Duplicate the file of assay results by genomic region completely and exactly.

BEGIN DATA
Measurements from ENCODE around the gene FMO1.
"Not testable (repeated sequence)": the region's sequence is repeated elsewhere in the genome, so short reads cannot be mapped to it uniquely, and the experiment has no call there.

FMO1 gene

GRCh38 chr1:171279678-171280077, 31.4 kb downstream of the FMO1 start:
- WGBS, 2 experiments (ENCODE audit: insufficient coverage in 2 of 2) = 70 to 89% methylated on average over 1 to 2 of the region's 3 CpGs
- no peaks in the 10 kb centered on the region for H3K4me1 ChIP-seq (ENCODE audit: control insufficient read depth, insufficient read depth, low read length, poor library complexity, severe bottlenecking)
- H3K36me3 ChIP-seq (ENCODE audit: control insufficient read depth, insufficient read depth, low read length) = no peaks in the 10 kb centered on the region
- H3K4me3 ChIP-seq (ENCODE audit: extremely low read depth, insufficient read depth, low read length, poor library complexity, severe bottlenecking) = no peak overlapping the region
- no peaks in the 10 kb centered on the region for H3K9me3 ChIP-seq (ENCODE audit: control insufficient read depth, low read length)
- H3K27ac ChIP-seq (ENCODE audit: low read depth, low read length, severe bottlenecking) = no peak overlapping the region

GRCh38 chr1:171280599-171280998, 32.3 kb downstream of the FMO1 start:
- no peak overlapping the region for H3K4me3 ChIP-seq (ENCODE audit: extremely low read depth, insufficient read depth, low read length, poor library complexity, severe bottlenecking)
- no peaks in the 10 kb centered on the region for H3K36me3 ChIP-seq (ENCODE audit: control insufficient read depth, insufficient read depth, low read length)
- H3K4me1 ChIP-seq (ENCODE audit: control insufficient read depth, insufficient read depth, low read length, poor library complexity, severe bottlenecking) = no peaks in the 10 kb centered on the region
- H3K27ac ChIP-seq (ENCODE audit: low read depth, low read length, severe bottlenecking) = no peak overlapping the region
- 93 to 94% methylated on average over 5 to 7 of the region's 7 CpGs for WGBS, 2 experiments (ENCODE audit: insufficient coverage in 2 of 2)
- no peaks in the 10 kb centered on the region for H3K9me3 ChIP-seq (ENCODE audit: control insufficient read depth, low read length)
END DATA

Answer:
Measurements from ENCODE around the gene FMO1.
"Not testable (repeated sequence)": the region's sequence is repeated elsewhere in the genome, so short reads cannot be mapped to it uniquely, and the experiment has no call there.

FMO1 gene

GRCh38 chr1:171279678-171280077, 31.4 kb downstream of the FMO1 start:
- WGBS, 2 experiments (ENCODE audit: insufficient coverage in 2 of 2) = 70 to 89% methylated on average over 1 to 2 of the region's 3 CpGs
- no peaks in the 10 kb centered on the region for H3K4me1 ChIP-seq (ENCODE audit: control insufficient read depth, insufficient read depth, low read length, poor library complexity, severe bottlenecking)
- H3K36me3 ChIP-seq (ENCODE audit: control insufficient read depth, insufficient read depth, low read length) = no peaks in the 10 kb centered on the region
- H3K4me3 ChIP-seq (ENCODE audit: extremely low read depth, insufficient read depth, low read length, poor library complexity, severe bottlenecking) = no peak overlapping the region
- no peaks in the 10 kb centered on the region for H3K9me3 ChIP-seq (ENCODE audit: control insufficient read depth, low read length)
- H3K27ac ChIP-seq (ENCODE audit: low read depth, low read length, severe bottlenecking) = no peak overlapping the region

GRCh38 chr1:171280599-171280998, 32.3 kb downstream of the FMO1 start:
- no peak overlapping the region for H3K4me3 ChIP-seq (ENCODE audit: extremely low read depth, insufficient read depth, low read length, poor library complexity, severe bottlenecking)
- no peaks in the 10 kb centered on the region for H3K36me3 ChIP-seq (ENCODE audit: control insufficient read depth, insufficient read depth, low read length)
- H3K4me1 ChIP-seq (ENCODE audit: control insufficient read depth, insufficient read depth, low read length, poor library complexity, severe bottlenecking) = no peaks in the 10 kb centered on the region
- H3K27ac ChIP-seq (ENCODE audit: low read depth, low read length, severe bottlenecking) = no peak overlapping the region
- 93 to 94% methylated on average over 5 to 7 of the region's 7 CpGs for WGBS, 2 experiments (ENCODE audit: insufficient coverage in 2 of 2)
- no peaks in the 10 kb centered on the region for H3K9me3 ChIP-seq (ENCODE audit: control insufficient read depth, low read length)